2. Allocate
    a set amount to all universities, based on their agreed research rank (eg from
    the last RAE), and then have another set which can be ‘won’. This has the
    advantage of at least allowing universities to know how much they will be
    receiving, whilst still allowing them some ability to develop.
  3. Allocate
    an amount based on some very easy to measure unit – eg number of publications
    drawn from a database. It’s flawed, but we all know what it is and can get on
    with the rest of it easily.
  4. Abandon
    categories and allow these to flow from the actual tags writers use.
  5. Universities ignore whatever comes next and instead promote their own research and concentrate on getting funding.

None of these solutions is perfect, but they have the virtue of being
cheaper and less pointless than the current system. After all, I’m a reasonable
man…

And here is AJ Cann's more succinct take on it:

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4 Comments

  1. I’ve got to take issue with “RAE is very New Labour” – actually, it’s Thatcherite through and through (unless you’re trying to say that New Labour is Thatcherite? 😉

  2. Sorry Alan, I disagree. It may have started out as Tory, but like with the national curriculum, and the NHS goals, it was Blair who really embraced this centralised quotas approach. It represents the worst of what they took from Thatcher (well, everything they took from Thatcher was bad) mixed with their own worst tendencies (centralisation, desire to show authority, control freakery). I’m not arguing that it would be better under the tories, but in its implementation the RAE is New Labour through and through.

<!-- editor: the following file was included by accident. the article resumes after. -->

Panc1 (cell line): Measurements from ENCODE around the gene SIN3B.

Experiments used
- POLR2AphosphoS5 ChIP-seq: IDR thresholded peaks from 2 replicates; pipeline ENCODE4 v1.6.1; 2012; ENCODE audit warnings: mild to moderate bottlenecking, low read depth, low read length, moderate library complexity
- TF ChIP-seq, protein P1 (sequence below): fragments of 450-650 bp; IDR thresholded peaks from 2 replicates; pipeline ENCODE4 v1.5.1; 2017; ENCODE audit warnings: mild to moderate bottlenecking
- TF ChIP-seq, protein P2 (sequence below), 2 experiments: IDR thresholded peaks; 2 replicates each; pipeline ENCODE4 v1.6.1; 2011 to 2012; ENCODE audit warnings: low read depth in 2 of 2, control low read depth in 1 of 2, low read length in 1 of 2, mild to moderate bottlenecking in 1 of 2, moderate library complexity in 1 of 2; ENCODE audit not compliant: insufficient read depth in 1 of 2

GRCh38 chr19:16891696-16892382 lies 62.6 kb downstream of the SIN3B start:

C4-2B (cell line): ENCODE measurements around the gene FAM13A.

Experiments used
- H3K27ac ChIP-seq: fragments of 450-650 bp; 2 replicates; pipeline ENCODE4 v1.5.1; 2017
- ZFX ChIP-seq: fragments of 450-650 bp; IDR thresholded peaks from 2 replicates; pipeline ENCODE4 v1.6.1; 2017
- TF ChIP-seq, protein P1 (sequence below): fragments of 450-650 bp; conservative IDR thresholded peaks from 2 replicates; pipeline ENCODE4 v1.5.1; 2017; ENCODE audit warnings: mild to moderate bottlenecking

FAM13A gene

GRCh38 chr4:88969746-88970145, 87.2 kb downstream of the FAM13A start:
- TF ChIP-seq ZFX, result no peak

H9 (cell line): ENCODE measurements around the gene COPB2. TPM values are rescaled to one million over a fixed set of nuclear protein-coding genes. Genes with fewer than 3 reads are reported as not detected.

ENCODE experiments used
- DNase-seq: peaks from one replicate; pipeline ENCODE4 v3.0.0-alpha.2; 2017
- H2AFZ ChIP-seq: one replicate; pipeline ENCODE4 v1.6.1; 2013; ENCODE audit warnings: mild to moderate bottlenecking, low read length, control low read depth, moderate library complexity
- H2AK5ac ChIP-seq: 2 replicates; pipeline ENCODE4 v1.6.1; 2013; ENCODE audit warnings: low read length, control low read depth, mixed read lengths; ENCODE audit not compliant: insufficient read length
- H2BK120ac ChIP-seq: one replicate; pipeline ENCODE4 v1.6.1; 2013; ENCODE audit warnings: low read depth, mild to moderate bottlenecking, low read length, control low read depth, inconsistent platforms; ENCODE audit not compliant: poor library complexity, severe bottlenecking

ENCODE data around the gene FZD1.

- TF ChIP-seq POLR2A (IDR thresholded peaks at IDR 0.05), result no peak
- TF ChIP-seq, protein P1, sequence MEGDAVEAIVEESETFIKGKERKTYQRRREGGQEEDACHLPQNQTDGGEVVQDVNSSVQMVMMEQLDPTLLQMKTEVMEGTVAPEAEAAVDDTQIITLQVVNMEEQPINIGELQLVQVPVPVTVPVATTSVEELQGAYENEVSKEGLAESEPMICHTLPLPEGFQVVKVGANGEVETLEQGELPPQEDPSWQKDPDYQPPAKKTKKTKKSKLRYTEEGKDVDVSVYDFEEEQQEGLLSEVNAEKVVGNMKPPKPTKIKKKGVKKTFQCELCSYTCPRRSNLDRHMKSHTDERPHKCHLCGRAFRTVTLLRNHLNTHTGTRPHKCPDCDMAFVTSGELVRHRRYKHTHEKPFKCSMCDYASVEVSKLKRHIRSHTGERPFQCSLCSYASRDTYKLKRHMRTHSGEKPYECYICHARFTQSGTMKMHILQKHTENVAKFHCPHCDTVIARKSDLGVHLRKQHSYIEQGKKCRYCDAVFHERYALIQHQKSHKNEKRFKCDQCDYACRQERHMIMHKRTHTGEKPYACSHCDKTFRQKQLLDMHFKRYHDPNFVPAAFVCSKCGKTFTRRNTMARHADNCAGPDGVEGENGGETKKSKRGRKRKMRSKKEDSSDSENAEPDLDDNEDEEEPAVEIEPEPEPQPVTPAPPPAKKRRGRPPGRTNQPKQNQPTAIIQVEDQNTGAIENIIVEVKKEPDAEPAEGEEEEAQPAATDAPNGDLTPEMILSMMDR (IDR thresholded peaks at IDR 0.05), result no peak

3. I sort of sit in the middle (a “third way” !!) I think that that Tories were obsessed with central control (they did introduce the NC and OfSTED) but NL have been obsessed with measureability and targets and that all things are quantifiable.
    I like your categories Martin and know that one big issue with RAE has been the ‘buying in’ of academics with great portfolios (as measured by the REA) and to the detriment in my experience of less experienced researchers.
    I also work in the e-learning field and I like the tags approach to categorization a much more Web 2.0 approach.
    Lastly I also agree than a lot of research is “bread upon the waters” stuff and we do not know how this is going to turn out – the RAE can encourage us to stay with the orthodox and not venture into the unknown.

  4. While I know relatively little about the RAE (probably something I should be thankful for), it struck me that you could replace ‘RAE’ with ‘student assessment’ and still have a reasonable sensible post, aside from the alternatives.
    Personally I think the system should be more outcome based in stead of reputation based. It’s time we learned to be entrepeneurial, and less incestuous. Why don’t we award money based on an appreciation / recommendation system of the results of (freely accessible) published research? If you you make something valuable available to the community, the comunity will pay you for it. If what you produce is not valuable, no pay. if what you produce is proprietary, then you’l have to negotiate payment via the proprietary route.
    I’m probably being overly simplistic and idealistic, but then again, that is the prerogative of a lay person.